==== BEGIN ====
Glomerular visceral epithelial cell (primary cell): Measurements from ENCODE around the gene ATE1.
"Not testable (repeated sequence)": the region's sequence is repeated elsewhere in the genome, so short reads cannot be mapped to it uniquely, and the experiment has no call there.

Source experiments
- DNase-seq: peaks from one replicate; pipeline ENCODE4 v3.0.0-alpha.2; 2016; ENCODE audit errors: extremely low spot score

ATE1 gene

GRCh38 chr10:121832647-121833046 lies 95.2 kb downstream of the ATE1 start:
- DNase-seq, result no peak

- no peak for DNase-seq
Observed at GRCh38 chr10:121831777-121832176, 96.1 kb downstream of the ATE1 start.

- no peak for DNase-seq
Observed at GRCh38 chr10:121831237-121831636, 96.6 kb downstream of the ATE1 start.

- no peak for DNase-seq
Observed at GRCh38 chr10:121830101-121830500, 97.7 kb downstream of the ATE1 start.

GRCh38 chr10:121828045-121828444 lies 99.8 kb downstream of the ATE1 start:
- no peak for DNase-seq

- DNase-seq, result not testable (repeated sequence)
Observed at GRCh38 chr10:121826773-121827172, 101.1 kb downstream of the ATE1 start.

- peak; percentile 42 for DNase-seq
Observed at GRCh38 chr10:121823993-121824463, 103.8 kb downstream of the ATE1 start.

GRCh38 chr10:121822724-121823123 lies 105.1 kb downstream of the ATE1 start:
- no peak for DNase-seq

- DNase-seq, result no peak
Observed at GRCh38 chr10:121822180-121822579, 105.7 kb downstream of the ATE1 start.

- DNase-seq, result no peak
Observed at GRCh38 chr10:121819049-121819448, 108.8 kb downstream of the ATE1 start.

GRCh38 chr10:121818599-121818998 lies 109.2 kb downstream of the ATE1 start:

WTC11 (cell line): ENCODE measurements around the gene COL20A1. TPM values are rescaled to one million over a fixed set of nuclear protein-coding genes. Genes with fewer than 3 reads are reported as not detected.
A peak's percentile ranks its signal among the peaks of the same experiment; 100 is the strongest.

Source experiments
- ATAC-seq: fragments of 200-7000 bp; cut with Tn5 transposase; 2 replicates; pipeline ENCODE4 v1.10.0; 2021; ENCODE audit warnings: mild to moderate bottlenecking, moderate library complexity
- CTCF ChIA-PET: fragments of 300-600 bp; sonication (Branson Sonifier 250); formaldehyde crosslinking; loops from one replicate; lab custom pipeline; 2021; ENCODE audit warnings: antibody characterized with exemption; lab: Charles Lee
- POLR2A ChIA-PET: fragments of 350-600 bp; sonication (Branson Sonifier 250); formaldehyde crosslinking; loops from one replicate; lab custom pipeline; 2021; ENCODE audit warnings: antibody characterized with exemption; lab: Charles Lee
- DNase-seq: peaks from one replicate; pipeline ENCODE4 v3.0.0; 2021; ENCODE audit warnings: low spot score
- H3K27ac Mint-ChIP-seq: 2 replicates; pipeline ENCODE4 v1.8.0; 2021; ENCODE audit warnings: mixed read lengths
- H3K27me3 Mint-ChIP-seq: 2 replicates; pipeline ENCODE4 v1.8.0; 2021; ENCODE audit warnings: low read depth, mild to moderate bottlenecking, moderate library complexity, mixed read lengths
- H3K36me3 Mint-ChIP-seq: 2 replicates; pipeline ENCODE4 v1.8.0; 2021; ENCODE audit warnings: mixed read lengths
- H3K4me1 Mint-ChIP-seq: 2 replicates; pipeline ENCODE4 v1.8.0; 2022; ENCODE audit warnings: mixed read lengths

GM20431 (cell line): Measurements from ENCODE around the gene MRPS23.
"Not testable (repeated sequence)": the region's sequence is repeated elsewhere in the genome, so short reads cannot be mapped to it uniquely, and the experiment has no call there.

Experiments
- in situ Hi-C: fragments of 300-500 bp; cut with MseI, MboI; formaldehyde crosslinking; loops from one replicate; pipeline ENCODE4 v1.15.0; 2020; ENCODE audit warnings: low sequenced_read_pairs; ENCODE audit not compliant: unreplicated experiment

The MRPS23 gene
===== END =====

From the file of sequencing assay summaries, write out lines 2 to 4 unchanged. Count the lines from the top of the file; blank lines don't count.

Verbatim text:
"Not testable (repeated sequence)": the region's sequence is repeated elsewhere in the genome, so short reads cannot be mapped to it uniquely, and the experiment has no call there.

Source experiments
- DNase-seq: peaks from one replicate; pipeline ENCODE4 v3.0.0-alpha.2; 2016; ENCODE audit errors: extremely low spot score